As the days and years tumble by it’s just so easy to take the people we love for granted, thinking that they’ll always be there.
Sitting beside someone recently, who has played a huge part in my life but who is now in deteriorating mental and physical health, my mind kept floating back to all the moments we’d shared over the years. Tiny, insignificant times to anyone else, that make up a lifetime of knowing someone and weaving memories.
But did I ever really stop and tell him how important he was to me? Did I ever actually tell him that I loved him? I’m not sure if I did.
Hopefully he knew and a part of him still knows. And maybe it would have embarrassed him to have heard those words.
The way we always parted, with a hug, was for him to say “Be good” and for me to say back “No, be bad!”
And maybe it’s because I’m getting older and wiser, and maybe because too many of my loved ones have died, that I’ve been having moments of deep appreciation recently, taking people for ‘un-granted’.
I work with people from all over Oxfordshire and beyond, who would give anything to hear their loved ones snoring again or trip over their dirty clothes heaped on the floor. Things that had annoyed them would now be the most precious gifts.
It’s hard when life’s so busy to take a moment and stop and really treasure those we share our lives with while we have the chance.
I know too well how easy it is to think of the hassle involved in driving miles to visit someone, how it will take up a whole day or longer, or thinking there just isn’t the time right now to make that phone call.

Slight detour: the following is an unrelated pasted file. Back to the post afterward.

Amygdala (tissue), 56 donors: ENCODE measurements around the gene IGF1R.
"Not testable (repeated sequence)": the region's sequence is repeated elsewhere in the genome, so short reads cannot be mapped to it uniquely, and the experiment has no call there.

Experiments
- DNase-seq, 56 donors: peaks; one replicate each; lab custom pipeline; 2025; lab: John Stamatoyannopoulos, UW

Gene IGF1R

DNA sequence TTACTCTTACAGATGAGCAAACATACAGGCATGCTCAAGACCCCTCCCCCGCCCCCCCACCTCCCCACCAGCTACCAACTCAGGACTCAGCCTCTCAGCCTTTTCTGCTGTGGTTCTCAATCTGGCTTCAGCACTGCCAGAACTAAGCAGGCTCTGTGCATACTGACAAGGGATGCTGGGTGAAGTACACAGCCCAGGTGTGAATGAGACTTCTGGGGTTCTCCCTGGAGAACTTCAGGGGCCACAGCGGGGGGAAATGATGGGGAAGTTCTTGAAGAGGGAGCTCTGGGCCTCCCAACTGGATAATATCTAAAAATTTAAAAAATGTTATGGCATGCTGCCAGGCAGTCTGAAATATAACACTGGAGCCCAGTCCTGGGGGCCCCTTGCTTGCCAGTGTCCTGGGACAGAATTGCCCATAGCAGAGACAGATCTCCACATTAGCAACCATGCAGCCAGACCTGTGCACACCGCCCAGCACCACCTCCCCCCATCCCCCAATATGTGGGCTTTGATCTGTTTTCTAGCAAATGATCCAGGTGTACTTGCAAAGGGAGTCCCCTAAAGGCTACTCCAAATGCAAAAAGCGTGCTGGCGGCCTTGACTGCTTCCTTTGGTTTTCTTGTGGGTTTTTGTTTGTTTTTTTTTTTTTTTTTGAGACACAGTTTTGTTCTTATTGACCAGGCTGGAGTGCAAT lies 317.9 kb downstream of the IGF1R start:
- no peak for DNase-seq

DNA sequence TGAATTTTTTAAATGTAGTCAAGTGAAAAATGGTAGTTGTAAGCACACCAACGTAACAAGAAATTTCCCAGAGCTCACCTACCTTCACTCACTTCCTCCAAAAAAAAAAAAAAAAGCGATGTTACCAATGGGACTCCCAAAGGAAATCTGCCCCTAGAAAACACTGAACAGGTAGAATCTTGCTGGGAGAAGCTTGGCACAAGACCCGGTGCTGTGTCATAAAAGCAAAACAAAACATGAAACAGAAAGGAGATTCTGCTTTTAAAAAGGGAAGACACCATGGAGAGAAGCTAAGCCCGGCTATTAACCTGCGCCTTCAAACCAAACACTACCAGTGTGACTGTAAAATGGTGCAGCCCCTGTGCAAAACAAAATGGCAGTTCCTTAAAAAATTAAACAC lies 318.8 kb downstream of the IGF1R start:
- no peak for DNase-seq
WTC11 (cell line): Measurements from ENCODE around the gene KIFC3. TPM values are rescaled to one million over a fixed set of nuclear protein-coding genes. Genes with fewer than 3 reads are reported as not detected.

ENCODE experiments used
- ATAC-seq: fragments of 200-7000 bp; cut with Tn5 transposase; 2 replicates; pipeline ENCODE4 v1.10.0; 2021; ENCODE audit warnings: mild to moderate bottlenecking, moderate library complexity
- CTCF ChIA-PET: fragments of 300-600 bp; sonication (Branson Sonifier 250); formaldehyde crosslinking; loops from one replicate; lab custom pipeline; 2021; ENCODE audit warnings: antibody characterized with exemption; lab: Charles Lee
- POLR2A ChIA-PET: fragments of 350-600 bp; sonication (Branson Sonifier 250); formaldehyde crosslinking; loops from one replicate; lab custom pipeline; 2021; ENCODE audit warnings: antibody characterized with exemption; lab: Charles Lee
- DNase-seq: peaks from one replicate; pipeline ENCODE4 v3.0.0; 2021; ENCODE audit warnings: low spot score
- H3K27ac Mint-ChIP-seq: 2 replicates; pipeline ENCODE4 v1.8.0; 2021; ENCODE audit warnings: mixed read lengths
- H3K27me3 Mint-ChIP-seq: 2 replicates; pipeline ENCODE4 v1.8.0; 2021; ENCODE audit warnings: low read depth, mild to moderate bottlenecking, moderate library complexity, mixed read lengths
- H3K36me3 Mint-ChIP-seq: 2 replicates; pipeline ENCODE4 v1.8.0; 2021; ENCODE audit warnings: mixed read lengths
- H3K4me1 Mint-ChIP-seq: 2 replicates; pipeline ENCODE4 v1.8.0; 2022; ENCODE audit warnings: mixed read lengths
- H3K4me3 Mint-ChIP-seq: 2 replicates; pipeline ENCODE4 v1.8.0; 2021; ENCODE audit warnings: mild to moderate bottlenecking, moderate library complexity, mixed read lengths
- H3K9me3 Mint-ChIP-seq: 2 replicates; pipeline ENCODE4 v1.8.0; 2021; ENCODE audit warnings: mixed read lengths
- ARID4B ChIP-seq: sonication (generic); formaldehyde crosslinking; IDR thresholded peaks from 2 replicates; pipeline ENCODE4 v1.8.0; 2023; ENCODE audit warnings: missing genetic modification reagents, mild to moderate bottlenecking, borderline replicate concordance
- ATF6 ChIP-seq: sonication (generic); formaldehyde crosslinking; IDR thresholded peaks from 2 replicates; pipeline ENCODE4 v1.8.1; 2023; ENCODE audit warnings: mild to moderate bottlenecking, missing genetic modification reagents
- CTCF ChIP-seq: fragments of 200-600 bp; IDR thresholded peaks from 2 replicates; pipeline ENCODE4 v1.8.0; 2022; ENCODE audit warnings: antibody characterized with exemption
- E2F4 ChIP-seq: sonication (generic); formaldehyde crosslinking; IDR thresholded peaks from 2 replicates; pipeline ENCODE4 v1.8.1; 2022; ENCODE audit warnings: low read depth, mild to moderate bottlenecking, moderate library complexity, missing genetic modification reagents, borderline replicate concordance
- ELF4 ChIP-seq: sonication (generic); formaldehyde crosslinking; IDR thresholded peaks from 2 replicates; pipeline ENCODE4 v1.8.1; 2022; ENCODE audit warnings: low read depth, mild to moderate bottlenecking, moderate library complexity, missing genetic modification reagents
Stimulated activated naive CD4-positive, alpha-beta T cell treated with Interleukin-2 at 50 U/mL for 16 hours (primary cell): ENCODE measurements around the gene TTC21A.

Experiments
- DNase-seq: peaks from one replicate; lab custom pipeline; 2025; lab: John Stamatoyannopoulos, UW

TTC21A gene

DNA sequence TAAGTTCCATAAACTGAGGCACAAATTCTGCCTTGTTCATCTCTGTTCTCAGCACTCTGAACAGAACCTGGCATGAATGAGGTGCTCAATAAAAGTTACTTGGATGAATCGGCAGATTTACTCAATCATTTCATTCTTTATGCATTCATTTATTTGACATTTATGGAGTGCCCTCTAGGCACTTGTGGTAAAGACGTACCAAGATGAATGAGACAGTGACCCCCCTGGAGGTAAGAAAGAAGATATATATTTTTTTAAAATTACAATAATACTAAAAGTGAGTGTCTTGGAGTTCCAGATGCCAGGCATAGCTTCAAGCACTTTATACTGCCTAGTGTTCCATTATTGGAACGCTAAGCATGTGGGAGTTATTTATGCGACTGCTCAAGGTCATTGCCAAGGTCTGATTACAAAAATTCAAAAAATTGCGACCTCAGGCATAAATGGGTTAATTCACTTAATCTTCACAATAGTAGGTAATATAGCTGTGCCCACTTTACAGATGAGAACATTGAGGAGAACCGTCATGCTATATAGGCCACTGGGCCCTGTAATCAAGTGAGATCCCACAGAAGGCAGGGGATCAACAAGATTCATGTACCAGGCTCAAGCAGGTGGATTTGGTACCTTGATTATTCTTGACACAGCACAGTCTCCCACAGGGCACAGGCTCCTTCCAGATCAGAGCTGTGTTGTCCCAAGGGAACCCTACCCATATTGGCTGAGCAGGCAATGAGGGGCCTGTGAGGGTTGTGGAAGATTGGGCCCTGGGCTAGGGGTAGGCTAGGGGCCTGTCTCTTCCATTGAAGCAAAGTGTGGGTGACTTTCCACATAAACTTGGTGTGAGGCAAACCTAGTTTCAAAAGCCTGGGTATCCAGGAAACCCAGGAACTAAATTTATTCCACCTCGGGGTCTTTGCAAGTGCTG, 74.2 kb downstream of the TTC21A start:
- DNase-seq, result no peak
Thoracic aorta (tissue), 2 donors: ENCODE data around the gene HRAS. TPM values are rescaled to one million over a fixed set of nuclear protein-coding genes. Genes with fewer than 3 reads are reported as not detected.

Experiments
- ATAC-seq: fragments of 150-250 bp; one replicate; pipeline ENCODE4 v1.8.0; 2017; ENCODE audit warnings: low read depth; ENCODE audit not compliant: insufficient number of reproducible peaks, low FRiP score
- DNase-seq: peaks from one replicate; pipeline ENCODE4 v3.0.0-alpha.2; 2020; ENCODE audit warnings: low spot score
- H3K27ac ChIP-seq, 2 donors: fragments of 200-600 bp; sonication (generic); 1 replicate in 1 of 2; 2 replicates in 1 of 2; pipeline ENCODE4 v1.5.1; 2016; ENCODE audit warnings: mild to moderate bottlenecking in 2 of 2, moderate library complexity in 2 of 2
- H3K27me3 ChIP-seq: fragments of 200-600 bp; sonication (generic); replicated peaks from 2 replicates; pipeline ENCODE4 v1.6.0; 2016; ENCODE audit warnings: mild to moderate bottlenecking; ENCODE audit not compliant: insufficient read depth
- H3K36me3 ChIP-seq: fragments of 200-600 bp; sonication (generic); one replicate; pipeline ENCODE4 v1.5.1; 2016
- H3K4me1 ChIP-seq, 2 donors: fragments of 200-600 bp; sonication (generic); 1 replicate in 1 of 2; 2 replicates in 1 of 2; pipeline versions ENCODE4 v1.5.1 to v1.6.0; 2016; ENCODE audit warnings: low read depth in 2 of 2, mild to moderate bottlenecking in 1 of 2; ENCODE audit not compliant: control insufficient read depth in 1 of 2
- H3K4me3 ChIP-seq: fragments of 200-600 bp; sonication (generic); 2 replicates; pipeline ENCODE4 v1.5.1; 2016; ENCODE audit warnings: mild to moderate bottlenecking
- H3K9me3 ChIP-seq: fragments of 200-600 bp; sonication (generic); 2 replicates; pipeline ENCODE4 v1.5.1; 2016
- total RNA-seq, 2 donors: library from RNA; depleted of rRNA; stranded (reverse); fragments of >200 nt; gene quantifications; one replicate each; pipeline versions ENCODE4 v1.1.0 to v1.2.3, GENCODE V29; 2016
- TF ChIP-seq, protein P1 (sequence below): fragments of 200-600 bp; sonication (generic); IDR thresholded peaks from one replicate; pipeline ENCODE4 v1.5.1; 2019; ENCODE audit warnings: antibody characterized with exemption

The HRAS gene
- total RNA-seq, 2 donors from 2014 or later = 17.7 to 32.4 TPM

But believe me, for any of those I hold close in my heart who have died, I would travel to the ends of the earth just for another moment with them.
There is too, of course, the need to find a balance so that we have enough space just for ourselves. To have times when we leave the phone unanswered or turn down an invitation. And maybe, when our hearts feel content that those people really know how much we love them, we can be at peace with ourselves until we can make the time to give ourselves wholeheartedly to them.
Looking at this treasured photo of my precious friend Ali with me, taken days before she died, I feel pretty sure that she knew how much she was loved. And that brings the blessing of just coping with the grieving, the missing and not a heap of guilt and regrets as well.
How would it be if we made today the day to make sure someone knows we love and treasure them? To find the words to say I love you to someone, as I do right here, to all those precious to me.
So that if we were suddenly torn apart we could hold fast to the comfort that they knew we cared.
To love and cherish with all of our hearts.